Thursday, August 25, 2005

Should we even bother teaching Literature in schools?

I ask because I plan to spend the rest of my professional life doing just that, and I wonder if it's a useless vocation. I have a pretty large extended family, with lots of cousins and uncles who are men, and not one of my male relatives reads. I don't mean they're illiterate, I mean they never read anything more than the sports page of the Free Press. Young, old, really old -- if they crack open a book it's either The Purpose Driven Life or a biography of Secretariat or guitar tabs for Who songs (actually, this last statement's a little unfair; my brother reads Harry Potter, and I have a cousin who I have recently tried to corrupt with comic books). But they've all taken English classes in school, and read some of the "Classics," and yet none of them seems to have developed a love for literature, or a curiosity about Dostoevsky, Dante, or Shakespeare.

My grandpa likes to chalk this up to the fact that girls like English and boys like math and science, and that's just the way it is. But if men don't like to read, then why are there so many men who write? William, Ernest, and J.R.R. are not girls names, you know. And what about the men who do read literature on a regular basis, why are they so different from the trend?

I've been wondering lately if the teaching of literature in school ends up ruining good books for kids (and boys in particular). Even in my own experience (as a bookworm), being forced to read certain books (*cough*OldManInTheSea*cough*) damaged my view of what great "Literature" is, made me question and suspect those books that were said to be classics. Luckily, I've read enough now to know what I like and don't like, and that James Joyce really is a bit of a bore when compared to Shakespeare and Malory and Dickens.

What I fear, though, is the day when I teach Le Morte D'Arthur to my class and they find it just as boring as I once found John Steinbeck, and I've contributed to the ruin of literature in their minds. Sometimes I wonder if it would be better if we just let children discover great books on their own and not make it a part of school or obligation. But then I remember that in today's world with its video games and ipods and 500 channels, books aren't exactly a medium most 14-year-old boys will be picking up any time soon.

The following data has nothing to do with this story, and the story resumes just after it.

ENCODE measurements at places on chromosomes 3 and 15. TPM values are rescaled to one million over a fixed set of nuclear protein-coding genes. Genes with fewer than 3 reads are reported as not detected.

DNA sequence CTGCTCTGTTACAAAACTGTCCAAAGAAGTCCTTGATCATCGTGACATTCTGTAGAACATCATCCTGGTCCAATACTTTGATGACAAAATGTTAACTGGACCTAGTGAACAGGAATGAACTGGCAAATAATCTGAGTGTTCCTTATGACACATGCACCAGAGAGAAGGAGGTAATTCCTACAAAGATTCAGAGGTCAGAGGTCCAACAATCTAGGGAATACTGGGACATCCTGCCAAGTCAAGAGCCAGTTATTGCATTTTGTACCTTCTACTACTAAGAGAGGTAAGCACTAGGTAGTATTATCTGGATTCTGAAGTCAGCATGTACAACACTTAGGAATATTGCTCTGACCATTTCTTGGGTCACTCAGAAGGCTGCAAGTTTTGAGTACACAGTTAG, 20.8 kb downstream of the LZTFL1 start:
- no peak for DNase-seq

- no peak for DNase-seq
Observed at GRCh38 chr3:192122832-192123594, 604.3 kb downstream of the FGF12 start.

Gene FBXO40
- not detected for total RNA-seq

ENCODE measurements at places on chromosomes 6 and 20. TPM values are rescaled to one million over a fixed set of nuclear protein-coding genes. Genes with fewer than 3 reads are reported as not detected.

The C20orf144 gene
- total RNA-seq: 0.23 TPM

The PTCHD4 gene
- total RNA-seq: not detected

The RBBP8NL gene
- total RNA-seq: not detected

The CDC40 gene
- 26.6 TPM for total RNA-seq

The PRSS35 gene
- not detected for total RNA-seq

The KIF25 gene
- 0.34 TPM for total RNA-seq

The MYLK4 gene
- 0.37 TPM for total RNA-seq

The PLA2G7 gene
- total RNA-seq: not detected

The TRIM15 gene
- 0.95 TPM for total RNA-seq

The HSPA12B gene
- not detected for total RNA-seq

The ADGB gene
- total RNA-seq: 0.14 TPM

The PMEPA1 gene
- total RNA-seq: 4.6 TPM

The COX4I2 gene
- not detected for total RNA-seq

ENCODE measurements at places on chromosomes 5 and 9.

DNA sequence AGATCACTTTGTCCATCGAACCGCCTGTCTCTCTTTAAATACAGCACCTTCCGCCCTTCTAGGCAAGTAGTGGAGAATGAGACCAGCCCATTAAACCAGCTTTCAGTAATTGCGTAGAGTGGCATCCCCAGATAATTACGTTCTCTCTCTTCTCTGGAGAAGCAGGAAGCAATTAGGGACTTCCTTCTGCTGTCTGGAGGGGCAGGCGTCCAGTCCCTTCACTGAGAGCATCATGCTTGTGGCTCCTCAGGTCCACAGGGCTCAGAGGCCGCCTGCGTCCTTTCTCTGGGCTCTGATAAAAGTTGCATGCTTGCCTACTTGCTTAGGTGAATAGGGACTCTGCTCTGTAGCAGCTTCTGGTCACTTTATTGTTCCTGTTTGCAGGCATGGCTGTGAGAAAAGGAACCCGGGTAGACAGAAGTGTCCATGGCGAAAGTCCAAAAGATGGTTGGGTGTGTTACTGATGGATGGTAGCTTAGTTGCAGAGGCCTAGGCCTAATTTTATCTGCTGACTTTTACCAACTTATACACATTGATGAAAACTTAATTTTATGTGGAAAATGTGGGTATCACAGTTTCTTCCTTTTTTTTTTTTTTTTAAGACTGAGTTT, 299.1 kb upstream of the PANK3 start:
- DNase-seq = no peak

And what I fear most of all is turning into Robin Williams from Dead Poets Society. Teaching English lit is hard. *pout*


At 5:39 PM, Blogger Elinor Dashwood said...

To a certain extent I think we should not try to teach literature to everyone in high school. Part of the reason boys are so disruptive in class is that many of them are wasting their time, and they know it. When my mother was in the public schools in New York City in the Thirties, students chose one of three tracks, Academic, Business, or Manual. Everybody took American history, civics, and Grammar, I believe, but their curricula diverged beyond that. One result was that first-rate mechanics and plasterers and plumbers weren't fiddling away their time trying to make head or tail of Henry James novels; another was that the only people who were studying literature were the ones who wanted to be there. I think it's a system that needs to be considered again.


Post a Comment

<< Home